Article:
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Almost there

Longest Walkers head toward nation;s capital

ASHEVILLE, N.C. - ''Wake up! Circle up!'' The shouts rang out in the pre-dawn Alabama darkness as nearly 100 people began to stir inside their tents. By 5 a.m., they would be standing in morning circle, ready to embark on another day of cross-country walking that started on Alcatraz Island in California Feb. 11 and will end July 11 in Washington, D.C.

The Longest Walkers are almost there.

Snow, rain, searing heat, blisters, illness, and internal and external struggles have not dissuaded the 200 walkers on the northern and southern routes of the Longest Walk II from reaching their destination, where they will deliver a manifesto to Congress on Native and environmental issues.

The walk, organized by American Indian Movement activist Dennis Banks and other Native leaders to draw attention to environmental destruction and Native issues, is made up of Native and non-Native people, including several supporters from Japan, some of them members of the Buddhist Nipponzan Myohoji order. Commemorating a 1978 walk that was organized to protest the abrogation of Indian treaties by the U.S. government, it contains some of the walkers who took part in the original walk.

On June 11, walkers on the northern route entered Pennsylvania, after being stuck for several days in Ohio with no food or gas money. A skirmish with police in Columbus, Ohio, ended up with one member being led away in handcuffs.

Walkers on the southern route arrived in Asheville June 16, after a group of 18 people broke away from the group to form their own walk. Walkers report that the breakaway group got upset after a young girl hurt her foot in an accident and not enough attention was paid to her, an incident that spiraled into arguments and conflicts before the breakaway group finally left.

Banks was not present during the incident, but has since returned to the southern route. He could not be reached for comment on this recent incident by press time.

Earlier, he had asked 24 people to leave the walk because they were using marijuana and/or alcohol.

When interviewed in May in New Orleans, Banks said the walk ''was going good'' and thanked the Rumsey Rancheria, the Havasupai, the Apache, the Navajo, the pueblos, the Cheyenne and the Arapaho for being particularly helpful with donations.

Walkers on the southern route are averaging about 17 miles a day, waking at 4 a.m. to get on the road an hour later, and walking three to seven miles before breakfast. Short breaks are taken every three and a half miles, and the entire distance usually takes about seven hours to cover. Runners average 30 - 50 miles a day, so that every mile across the country is covered. Walkers take turns participating in the trash crew, which cleans up garbage and trash along the way, and the kitchen crew, which prepares the meals.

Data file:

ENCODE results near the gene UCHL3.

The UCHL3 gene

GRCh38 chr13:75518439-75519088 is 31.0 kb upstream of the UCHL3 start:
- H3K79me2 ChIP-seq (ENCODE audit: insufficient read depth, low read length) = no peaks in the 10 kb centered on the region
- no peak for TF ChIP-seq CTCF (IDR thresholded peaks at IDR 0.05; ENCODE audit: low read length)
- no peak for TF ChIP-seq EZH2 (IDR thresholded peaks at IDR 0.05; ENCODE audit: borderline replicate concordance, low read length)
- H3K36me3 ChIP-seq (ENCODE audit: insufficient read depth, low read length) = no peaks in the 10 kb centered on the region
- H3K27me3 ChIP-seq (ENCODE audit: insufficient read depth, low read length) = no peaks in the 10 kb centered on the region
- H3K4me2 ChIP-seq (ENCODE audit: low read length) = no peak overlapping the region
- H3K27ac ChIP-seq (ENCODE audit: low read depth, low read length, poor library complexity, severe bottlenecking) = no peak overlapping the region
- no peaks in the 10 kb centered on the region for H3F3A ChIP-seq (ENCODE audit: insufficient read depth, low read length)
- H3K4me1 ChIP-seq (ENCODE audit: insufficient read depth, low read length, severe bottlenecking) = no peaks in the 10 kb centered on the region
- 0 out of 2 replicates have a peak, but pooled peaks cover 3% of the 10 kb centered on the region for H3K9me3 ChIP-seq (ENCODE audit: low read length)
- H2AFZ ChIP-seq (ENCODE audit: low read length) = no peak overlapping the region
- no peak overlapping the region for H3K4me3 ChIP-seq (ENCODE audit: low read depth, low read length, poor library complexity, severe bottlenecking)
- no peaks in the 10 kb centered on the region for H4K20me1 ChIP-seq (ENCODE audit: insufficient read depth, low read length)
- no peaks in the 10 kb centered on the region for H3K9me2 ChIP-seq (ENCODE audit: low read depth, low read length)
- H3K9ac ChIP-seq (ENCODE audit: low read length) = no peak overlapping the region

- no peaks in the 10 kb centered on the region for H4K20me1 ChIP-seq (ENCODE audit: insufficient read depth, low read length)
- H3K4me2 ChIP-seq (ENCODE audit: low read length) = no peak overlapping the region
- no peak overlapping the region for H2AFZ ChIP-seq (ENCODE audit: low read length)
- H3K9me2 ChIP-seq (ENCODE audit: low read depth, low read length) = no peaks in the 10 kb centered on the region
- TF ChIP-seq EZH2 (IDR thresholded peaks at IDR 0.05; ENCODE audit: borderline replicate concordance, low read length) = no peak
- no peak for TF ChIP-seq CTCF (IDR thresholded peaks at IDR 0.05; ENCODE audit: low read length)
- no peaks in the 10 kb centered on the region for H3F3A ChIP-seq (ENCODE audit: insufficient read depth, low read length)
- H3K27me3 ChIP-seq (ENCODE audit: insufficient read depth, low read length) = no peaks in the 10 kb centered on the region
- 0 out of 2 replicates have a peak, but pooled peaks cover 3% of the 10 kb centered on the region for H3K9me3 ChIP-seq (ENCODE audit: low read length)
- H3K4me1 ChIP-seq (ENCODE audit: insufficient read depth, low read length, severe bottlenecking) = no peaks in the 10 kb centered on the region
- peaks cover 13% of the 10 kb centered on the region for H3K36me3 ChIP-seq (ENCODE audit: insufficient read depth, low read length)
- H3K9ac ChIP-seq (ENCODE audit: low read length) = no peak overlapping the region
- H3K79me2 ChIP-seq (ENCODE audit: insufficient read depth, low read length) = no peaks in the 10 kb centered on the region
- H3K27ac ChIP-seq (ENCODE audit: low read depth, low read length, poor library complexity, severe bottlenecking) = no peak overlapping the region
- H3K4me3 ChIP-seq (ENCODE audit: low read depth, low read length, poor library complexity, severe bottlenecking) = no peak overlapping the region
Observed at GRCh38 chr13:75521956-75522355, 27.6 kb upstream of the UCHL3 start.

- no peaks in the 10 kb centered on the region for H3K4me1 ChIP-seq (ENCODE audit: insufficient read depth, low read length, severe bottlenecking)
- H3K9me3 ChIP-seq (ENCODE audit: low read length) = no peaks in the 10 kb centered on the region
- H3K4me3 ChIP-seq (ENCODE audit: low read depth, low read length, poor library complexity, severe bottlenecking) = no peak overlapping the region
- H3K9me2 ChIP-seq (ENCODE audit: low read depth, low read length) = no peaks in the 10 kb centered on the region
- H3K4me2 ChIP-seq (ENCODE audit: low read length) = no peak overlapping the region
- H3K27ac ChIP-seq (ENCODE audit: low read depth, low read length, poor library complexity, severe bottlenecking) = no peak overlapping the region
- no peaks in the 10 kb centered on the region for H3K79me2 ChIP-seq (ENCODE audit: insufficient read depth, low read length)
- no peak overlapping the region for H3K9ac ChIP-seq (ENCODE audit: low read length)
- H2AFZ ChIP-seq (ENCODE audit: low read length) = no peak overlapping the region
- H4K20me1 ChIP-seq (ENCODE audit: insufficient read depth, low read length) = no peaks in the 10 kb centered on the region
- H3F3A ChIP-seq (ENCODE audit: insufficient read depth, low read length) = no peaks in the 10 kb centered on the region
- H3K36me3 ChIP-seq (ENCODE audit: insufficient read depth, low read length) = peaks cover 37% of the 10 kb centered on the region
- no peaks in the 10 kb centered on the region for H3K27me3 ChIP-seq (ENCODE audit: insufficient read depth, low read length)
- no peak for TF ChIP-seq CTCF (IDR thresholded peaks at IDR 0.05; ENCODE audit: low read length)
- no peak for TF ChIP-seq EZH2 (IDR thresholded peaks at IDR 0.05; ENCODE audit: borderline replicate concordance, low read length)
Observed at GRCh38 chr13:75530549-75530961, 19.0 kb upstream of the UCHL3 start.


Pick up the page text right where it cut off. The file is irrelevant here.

While northern walkers have had to use snowshoes on their journey, temperatures on the southern route have soared into the high 90s. Sweat-drenched walkers have used garden hoses, swimming holes and - when they are lucky - showers to cool down. Support vehicles accompanying the walkers, carrying food, luggage and water, have frequently needed repair.

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Southern walkers report a large number of them got sick in Bakersfield from what they believe was contamination from nearby oil wells.

At night, the walkers unroll their sleeping bags and pitch their tents on the grounds of community centers, city parks, reservations and national forests.

In late June, walkers on the southern route were awakened when a car full of hecklers drove into an Alabama city park where the walkers were camped and yelled insults at the campers. The invaders were driven out by the walkers and local police.

''I can't believe I've already covered 4,000 miles,'' said Ray, a Native walker and runner on the southern route, as he carried the flag of the Mohawk Nation down a hot road in Alabama.

He was philosophical about the interpersonal difficulties and challenges that had arisen from within the group.

''They are human beings.''

Native and non-Native communities, businesses and individuals along the way have shown their appreciation and support of the walkers with gifts of money, food and water.

Native communities have spoken to the walkers about the issues they face, including environmental degradation, health problems and political struggles. These issues will be included in the manifesto delivered to Congress.

On May 27, walkers on the southern route carried the flags of several Indian nations into the 9th Ward of New Orleans, where, three years after Hurricane Katrina, residents are still struggling to rebuild their houses and community, with little support from city government.

Robert Green, who lost his mother and grandchild to the hurricane, spoke to walkers in front of the trailer he now lives in, as the walkers looked out on the flattened overgrown empty lots that once contained the homes of middle-class families.

''A lot of people don't realize one person can make a difference. One march can make a difference.'' he said. ''You're making us whole again, and that's important to us.''

For more information on the Longest Walk II, visit